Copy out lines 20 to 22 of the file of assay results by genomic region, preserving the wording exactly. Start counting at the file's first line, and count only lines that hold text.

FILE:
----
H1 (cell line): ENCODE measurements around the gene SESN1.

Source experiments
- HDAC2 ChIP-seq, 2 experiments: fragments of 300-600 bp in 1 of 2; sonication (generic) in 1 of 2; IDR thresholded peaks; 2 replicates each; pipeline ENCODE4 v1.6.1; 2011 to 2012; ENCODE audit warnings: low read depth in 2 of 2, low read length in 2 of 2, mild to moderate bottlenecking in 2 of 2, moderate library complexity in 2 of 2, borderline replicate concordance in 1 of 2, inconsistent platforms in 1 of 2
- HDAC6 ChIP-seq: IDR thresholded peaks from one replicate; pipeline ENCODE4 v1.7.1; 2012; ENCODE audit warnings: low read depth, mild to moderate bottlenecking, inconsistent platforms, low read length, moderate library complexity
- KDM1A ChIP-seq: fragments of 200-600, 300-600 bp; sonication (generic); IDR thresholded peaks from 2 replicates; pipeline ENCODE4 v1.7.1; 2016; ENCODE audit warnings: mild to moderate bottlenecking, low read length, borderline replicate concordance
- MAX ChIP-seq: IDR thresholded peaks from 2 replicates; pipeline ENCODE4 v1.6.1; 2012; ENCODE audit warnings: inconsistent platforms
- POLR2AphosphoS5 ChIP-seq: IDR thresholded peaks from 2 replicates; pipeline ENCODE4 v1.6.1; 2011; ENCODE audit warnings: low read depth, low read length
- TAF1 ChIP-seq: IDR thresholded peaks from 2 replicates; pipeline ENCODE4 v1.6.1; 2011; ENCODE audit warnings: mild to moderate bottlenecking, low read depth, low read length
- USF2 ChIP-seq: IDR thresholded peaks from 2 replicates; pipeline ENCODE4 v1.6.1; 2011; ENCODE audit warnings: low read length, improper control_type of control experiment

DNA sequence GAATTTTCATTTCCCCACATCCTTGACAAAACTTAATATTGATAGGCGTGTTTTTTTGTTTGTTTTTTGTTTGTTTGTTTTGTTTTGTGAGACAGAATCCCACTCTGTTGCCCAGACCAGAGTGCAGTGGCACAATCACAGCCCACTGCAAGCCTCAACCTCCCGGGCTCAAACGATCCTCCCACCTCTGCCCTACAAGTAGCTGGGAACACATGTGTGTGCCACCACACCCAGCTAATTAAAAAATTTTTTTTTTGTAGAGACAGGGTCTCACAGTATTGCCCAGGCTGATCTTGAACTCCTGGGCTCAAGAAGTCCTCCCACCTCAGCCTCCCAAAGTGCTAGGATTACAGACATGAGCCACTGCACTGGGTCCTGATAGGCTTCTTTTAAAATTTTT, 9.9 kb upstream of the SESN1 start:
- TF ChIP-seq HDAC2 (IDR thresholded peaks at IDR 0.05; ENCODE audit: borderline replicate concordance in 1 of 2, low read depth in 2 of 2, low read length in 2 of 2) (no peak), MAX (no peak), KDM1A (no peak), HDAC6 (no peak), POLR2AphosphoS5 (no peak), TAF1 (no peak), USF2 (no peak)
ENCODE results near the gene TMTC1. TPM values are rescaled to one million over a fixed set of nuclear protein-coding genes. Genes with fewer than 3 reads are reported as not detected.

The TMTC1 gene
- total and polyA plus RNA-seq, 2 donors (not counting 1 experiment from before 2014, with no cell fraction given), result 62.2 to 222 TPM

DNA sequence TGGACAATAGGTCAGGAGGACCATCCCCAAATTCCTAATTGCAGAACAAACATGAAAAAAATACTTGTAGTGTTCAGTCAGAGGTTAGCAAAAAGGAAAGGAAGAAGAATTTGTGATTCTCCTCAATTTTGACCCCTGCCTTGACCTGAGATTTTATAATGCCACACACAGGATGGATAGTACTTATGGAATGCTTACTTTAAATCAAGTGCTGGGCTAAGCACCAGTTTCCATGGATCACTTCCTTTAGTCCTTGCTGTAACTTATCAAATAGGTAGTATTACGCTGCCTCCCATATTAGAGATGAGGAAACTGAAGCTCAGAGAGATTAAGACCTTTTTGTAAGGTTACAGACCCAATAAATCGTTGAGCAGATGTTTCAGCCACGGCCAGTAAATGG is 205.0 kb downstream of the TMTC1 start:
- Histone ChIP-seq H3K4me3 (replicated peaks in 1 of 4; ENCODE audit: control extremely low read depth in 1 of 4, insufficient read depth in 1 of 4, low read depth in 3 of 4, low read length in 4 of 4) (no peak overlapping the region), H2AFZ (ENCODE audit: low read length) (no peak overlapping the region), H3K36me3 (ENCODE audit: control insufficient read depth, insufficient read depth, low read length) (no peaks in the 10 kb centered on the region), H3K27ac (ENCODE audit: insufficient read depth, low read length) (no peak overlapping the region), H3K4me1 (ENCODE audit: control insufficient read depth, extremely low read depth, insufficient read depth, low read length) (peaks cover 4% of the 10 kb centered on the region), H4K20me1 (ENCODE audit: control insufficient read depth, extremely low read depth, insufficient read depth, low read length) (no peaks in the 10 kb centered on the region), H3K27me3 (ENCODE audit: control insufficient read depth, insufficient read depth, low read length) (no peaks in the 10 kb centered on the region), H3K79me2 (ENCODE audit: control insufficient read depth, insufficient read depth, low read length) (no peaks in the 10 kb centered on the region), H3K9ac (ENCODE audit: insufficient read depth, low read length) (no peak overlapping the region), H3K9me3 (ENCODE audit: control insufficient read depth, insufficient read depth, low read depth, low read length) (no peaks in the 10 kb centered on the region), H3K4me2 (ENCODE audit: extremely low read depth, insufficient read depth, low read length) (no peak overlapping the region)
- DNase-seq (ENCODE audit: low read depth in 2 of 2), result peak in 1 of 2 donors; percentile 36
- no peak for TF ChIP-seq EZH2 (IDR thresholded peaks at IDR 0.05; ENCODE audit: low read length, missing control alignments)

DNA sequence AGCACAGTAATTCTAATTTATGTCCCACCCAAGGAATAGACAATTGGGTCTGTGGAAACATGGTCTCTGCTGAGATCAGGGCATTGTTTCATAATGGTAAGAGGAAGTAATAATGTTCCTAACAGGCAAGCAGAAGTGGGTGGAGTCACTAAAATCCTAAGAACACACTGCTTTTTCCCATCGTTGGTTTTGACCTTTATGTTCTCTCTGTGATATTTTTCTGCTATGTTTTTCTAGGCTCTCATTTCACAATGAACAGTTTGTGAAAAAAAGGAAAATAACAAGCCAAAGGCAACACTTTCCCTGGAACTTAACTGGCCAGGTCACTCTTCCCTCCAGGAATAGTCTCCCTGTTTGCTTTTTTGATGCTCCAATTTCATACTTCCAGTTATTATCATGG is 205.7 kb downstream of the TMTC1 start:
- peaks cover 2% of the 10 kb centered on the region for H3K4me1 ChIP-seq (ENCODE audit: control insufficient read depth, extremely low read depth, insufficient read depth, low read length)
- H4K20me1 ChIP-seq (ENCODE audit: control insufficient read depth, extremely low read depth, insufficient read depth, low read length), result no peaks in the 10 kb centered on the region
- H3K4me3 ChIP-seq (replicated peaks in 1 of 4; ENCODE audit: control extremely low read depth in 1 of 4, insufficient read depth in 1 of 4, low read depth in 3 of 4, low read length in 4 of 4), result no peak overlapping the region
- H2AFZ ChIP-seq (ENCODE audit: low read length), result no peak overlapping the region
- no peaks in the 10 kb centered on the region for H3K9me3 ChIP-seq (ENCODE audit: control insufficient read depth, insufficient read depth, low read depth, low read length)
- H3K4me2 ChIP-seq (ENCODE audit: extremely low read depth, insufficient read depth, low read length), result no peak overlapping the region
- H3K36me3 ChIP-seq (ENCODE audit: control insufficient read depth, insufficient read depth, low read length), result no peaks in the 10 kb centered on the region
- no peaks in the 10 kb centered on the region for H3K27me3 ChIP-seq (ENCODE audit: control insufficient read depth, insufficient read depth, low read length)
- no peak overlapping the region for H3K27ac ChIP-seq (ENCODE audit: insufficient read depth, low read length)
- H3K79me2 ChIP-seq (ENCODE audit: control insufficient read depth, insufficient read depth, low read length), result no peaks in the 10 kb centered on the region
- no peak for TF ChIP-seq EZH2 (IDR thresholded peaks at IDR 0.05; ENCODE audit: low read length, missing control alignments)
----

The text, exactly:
- peaks cover 2% of the 10 kb centered on the region for H3K4me1 ChIP-seq (ENCODE audit: control insufficient read depth, extremely low read depth, insufficient read depth, low read length)
- H4K20me1 ChIP-seq (ENCODE audit: control insufficient read depth, extremely low read depth, insufficient read depth, low read length), result no peaks in the 10 kb centered on the region
- H3K4me3 ChIP-seq (replicated peaks in 1 of 4; ENCODE audit: control extremely low read depth in 1 of 4, insufficient read depth in 1 of 4, low read depth in 3 of 4, low read length in 4 of 4), result no peak overlapping the region